You are currently viewing Paper Genocide Wiped Out the Taino People But We Are Still Here, We Never Left – Nico Pengin

Paper Genocide Wiped Out the Taino People But We Are Still Here, We Never Left – Nico Pengin

Is history not pathetic? It portrays Christopher Columbus as the person who discovered an already inhabited Caribbean. That sounds funny because the narrative needs to change. It is the Caribbean people that discovered Columbus. lol. Was he not sailing aimlessly at sea when he landed on an island with generous people? The generosity of the Caribbean people became their undoing. They were too nice and look what happened and history has gone on to glorify Columbus. Weird.

It is even weirder, that in many schools in America, students can quickly point out Christopher Columbus as the guy that discovered America. Still, very few know about the Taino people. Students know Columbus’s name, but none can mention the first people on the island where Columbus landed. That is how the curriculum rendered millions of people invisible.  Even to myself and I am from there.

The myth of Taino extinction. Narrates that due to harsh treatment and the diseases that arrived with the Spanish. The population declined quickly. The 1565 Census showed that only two hundred Indians were left on Hispaniola Island (Haiti and Dominican Republic). The census reports add that after 1802, there were no Indians left in the Caribbean. No more Taino. On paper.

Paper genocide is the act of making a people disappear on paper. Comparison of the 1787 and 1802 census raises eyebrows. There were 2300 pure Indians in Puerto Rico in the 1787 census, but none was listed on the next census in 1802. So Columbus called the Taino people Indian. Not a single Indian existed in the Caribbean shortly after his arrival.  Paper genocide has it all. No matter one’s physical appearance may be. Or how hard they try to assert themselves, they are considered extinct.


DNA studies have shown that people. In the Caribbean. Possess Native American mitochondrial DNA. 61 percent of all Puerto Ricans, 23 to 30 percent of Dominicans, and 33 percent of Cubans. Those figures for people who should supposedly be extinct!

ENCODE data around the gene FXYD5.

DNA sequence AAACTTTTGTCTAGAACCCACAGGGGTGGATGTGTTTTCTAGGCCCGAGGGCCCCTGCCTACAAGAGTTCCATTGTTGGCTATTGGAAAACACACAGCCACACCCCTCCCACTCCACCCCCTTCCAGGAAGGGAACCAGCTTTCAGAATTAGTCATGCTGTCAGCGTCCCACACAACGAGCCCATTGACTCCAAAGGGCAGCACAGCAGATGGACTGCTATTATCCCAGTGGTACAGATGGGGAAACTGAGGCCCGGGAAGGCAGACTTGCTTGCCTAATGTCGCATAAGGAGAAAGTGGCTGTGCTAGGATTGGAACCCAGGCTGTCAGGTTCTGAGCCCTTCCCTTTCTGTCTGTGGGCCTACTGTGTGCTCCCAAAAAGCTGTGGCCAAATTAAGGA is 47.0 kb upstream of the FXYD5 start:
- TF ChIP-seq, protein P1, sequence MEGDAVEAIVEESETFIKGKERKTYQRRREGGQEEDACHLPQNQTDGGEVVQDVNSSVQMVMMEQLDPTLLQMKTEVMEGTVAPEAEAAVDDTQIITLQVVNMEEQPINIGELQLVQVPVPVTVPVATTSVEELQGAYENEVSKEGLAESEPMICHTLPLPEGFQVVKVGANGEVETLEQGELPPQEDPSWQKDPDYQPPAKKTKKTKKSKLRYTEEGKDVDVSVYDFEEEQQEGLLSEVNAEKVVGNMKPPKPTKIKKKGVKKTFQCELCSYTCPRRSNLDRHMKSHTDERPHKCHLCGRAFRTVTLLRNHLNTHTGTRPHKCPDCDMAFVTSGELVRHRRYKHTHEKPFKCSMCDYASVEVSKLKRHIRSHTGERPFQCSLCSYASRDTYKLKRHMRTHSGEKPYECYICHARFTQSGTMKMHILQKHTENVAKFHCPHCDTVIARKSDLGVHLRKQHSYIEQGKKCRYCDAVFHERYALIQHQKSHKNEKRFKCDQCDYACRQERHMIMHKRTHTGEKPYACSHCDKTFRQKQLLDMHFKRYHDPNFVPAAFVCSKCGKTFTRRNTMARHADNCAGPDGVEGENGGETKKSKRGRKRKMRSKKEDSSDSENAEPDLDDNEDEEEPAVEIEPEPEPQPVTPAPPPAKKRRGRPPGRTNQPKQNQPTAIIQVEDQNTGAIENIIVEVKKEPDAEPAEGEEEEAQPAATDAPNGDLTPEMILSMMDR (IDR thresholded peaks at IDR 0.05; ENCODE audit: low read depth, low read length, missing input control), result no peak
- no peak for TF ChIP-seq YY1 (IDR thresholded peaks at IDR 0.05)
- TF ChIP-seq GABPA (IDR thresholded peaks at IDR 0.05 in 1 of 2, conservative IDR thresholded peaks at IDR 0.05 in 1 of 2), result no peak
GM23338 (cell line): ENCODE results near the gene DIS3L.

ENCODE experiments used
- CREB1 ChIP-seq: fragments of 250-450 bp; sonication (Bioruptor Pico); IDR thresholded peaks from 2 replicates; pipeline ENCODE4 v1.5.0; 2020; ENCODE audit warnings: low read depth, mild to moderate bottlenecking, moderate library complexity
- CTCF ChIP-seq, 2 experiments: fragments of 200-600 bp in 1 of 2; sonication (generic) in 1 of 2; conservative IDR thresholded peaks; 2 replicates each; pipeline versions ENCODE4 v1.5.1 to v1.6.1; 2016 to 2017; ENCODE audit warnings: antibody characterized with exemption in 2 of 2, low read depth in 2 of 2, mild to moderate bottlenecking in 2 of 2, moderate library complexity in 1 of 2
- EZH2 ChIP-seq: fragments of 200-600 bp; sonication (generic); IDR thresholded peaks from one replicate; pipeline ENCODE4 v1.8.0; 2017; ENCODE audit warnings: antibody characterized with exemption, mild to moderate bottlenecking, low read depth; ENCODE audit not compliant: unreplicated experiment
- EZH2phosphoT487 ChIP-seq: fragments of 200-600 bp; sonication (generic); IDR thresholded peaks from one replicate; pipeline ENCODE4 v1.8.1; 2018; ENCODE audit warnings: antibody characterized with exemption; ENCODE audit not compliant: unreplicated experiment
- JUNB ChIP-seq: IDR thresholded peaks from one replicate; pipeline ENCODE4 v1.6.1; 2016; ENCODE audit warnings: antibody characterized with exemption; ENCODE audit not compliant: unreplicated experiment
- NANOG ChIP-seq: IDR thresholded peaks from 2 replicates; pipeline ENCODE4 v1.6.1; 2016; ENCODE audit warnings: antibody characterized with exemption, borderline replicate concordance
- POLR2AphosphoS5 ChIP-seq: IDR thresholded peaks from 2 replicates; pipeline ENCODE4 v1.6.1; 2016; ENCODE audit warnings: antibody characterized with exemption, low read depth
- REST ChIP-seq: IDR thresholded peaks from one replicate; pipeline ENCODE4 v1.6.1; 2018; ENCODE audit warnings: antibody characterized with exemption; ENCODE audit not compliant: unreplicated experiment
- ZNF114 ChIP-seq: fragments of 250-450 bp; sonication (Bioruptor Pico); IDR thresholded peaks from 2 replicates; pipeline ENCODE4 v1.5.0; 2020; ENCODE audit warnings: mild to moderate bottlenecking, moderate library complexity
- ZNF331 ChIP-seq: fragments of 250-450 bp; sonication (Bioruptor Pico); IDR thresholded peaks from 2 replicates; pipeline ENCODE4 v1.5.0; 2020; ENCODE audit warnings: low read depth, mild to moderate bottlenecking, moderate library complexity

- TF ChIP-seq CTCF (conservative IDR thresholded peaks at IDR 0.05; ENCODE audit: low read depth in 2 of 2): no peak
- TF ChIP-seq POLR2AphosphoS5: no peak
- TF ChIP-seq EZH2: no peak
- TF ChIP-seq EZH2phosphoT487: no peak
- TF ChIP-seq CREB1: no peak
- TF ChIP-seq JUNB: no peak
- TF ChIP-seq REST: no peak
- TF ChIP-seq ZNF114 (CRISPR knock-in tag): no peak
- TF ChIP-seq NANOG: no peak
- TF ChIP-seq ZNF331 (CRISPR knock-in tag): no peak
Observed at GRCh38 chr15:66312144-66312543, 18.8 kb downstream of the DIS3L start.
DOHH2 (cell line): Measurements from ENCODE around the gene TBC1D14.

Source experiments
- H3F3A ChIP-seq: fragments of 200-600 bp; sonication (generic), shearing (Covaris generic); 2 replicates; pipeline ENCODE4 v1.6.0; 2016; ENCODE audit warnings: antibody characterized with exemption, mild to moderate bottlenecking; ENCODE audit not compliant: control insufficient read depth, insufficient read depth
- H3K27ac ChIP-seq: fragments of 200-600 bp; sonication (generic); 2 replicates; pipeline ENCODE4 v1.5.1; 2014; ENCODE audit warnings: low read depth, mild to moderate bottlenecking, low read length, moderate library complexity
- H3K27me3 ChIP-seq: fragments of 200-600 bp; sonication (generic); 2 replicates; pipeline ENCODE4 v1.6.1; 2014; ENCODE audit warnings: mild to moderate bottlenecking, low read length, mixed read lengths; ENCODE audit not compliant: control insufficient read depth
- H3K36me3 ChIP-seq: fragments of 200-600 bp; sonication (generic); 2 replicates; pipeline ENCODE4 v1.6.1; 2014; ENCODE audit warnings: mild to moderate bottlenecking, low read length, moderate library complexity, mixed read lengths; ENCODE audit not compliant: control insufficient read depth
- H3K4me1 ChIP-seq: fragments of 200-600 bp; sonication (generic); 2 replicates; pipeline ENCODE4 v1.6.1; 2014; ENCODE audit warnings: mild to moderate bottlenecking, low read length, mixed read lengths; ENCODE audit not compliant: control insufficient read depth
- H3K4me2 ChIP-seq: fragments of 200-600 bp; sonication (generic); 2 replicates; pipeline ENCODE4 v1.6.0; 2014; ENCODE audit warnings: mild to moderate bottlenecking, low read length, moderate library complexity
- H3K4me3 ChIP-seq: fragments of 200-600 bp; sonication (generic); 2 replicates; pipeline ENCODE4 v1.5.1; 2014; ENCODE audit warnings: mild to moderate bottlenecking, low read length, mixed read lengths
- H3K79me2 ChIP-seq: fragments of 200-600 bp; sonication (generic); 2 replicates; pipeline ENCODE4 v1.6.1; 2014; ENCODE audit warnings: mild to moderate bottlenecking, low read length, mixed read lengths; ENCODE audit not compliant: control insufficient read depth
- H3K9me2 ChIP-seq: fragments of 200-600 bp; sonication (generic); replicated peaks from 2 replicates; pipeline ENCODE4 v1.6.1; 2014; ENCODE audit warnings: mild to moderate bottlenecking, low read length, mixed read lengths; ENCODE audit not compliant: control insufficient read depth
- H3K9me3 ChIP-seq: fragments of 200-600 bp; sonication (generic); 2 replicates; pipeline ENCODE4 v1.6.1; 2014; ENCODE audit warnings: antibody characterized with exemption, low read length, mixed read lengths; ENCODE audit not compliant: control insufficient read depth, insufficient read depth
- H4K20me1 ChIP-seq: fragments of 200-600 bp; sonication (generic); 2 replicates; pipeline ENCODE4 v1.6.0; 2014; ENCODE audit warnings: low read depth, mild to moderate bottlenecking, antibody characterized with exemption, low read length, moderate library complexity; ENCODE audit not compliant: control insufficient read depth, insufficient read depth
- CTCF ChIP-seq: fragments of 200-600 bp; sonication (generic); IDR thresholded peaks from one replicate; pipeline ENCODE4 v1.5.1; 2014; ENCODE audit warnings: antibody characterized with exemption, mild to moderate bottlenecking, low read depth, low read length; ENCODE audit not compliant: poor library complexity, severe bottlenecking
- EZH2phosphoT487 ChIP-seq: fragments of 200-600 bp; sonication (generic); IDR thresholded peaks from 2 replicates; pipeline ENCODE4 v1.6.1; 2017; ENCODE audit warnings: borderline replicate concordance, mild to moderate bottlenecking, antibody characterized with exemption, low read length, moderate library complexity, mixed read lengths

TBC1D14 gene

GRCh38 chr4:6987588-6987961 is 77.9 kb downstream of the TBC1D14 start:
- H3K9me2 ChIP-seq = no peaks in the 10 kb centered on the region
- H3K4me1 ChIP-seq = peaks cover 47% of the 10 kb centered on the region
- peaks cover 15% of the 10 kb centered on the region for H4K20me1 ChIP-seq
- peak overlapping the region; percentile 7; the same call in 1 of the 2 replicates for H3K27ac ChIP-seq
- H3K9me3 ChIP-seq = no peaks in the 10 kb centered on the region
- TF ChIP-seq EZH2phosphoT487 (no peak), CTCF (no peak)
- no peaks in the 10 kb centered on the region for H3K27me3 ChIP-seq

The internet contains a lot of information. Information not taught in the school curriculum. With the information, we are writing ourselves back into history.

Many young scholars identify as Taino people. They are out to ask unasked questions and questioning the existing answers. Some books also no longer refer to the Taino people as extinct. 

Also, the census records over the years were outright faulty. For a long time. The census papers. Did not provide the people from Latin America with the option to mark that they were Indian. The only options were only Hispanic, white, black, or a mixture. When the Indian option got included in the Puerto Rican census. 33,000 people identified as Indian.  The identities of the Taino people have always been hidden in plain sight.

The Taino people never went extinct. We were there during the formation of our island nations, playing important roles. Most of our oral traditions, language, and spirituality is all indigenous. Many games, like batey are also indigenous. Finding such great stories is like coming to contact with a long-lost relative.  We should write more about our history so that people will study and understand where we are coming from. 

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